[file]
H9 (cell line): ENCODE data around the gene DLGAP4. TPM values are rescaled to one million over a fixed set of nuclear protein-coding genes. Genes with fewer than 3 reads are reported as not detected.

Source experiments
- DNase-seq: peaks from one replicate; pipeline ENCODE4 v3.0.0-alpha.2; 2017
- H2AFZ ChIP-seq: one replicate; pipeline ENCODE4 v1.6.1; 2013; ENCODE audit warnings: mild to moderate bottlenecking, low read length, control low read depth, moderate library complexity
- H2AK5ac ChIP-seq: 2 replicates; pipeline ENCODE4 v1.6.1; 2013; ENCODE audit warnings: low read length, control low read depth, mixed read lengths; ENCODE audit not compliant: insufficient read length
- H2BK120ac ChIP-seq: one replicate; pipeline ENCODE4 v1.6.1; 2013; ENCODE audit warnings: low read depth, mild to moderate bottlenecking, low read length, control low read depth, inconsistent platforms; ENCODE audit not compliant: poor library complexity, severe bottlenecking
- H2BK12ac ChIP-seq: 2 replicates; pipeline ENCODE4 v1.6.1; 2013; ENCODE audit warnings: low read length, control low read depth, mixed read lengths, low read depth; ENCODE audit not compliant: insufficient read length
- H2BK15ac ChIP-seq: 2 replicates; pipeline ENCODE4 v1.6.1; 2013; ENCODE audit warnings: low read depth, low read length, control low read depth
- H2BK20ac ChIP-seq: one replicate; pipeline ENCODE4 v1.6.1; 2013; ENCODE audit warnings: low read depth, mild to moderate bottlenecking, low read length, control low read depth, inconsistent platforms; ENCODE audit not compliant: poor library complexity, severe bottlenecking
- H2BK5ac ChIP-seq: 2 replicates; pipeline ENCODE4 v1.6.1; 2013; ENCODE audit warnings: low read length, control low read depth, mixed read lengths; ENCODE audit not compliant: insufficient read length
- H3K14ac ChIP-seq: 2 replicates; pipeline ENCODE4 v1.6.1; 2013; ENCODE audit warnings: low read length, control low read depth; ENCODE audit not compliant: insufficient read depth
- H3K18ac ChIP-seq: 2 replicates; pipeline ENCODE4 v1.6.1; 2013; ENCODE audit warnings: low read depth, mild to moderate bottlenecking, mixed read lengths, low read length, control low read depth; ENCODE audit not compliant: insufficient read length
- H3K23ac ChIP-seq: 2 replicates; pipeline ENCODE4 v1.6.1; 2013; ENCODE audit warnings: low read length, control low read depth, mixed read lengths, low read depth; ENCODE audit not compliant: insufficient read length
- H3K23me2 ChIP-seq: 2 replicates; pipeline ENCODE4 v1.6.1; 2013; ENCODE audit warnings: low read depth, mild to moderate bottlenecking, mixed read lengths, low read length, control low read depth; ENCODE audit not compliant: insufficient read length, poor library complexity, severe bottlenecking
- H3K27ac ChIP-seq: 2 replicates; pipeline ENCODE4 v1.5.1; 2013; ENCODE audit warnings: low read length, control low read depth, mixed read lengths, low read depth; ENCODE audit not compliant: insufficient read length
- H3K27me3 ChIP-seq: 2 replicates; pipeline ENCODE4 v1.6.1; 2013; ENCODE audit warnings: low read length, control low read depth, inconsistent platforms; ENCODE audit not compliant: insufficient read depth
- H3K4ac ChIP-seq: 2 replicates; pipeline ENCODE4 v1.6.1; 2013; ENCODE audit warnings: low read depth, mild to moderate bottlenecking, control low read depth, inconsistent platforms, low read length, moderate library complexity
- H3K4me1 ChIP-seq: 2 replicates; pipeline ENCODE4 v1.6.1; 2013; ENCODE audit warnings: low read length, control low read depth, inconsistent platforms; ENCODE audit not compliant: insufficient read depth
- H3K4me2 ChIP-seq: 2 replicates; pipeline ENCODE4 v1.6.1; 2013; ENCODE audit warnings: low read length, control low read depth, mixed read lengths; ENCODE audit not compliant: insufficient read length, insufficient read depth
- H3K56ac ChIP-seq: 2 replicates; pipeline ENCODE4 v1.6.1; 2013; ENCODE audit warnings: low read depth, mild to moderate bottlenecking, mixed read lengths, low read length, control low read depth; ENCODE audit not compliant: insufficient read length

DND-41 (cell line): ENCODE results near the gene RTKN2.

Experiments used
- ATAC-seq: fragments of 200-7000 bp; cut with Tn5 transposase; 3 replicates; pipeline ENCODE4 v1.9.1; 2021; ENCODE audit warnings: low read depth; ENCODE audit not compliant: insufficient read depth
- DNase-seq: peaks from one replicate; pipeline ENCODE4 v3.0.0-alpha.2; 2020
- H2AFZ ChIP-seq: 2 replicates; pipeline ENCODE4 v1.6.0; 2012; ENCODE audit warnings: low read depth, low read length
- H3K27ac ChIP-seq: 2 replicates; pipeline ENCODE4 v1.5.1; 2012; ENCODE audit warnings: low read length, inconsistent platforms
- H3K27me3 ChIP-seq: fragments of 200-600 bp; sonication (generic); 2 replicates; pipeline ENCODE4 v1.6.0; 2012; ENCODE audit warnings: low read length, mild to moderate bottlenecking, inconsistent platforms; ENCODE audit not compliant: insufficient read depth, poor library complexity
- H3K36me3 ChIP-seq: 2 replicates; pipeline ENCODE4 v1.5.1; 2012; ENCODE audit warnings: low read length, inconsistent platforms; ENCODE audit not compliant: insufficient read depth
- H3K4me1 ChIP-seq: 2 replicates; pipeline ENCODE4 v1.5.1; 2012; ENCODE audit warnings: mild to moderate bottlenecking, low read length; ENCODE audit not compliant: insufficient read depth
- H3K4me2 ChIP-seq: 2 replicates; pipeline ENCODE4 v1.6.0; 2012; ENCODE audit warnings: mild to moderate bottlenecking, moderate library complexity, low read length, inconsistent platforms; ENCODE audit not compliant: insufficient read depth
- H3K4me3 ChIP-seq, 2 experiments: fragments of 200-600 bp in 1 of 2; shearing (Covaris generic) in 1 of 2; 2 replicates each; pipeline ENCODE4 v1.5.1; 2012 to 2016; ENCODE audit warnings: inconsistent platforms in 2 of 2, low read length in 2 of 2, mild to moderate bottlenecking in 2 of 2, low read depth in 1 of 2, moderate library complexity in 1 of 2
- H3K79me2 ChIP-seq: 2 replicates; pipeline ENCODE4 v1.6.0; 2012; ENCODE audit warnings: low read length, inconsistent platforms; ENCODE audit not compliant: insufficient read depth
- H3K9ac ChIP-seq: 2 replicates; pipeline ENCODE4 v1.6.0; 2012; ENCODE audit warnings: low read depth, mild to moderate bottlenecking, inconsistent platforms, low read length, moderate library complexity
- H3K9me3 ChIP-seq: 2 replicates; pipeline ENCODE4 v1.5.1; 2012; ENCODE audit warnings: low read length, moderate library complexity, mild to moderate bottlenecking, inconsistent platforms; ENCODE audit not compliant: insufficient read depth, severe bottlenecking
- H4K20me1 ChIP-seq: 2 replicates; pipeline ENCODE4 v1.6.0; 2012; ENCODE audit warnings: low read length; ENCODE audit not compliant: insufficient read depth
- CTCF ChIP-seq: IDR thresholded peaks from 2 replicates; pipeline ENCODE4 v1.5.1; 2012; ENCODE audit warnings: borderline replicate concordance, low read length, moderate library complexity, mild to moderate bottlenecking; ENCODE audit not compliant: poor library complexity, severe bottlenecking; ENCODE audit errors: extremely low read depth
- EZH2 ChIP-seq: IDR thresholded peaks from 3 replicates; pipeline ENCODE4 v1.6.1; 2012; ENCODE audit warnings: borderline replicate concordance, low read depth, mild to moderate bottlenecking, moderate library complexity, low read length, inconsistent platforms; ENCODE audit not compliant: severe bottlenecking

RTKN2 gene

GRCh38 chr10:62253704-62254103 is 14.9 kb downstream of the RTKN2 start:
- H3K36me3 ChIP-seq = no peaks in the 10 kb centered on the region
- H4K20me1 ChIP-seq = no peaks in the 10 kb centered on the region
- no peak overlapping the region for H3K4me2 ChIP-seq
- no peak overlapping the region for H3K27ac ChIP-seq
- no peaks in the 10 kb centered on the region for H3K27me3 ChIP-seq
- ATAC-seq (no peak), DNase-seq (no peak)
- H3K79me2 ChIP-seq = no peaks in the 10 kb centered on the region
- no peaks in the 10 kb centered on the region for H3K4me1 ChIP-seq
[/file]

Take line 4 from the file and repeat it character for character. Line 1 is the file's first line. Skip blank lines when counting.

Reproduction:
- H2AFZ ChIP-seq: one replicate; pipeline ENCODE4 v1.6.1; 2013; ENCODE audit warnings: mild to moderate bottlenecking, low read length, control low read depth, moderate library complexity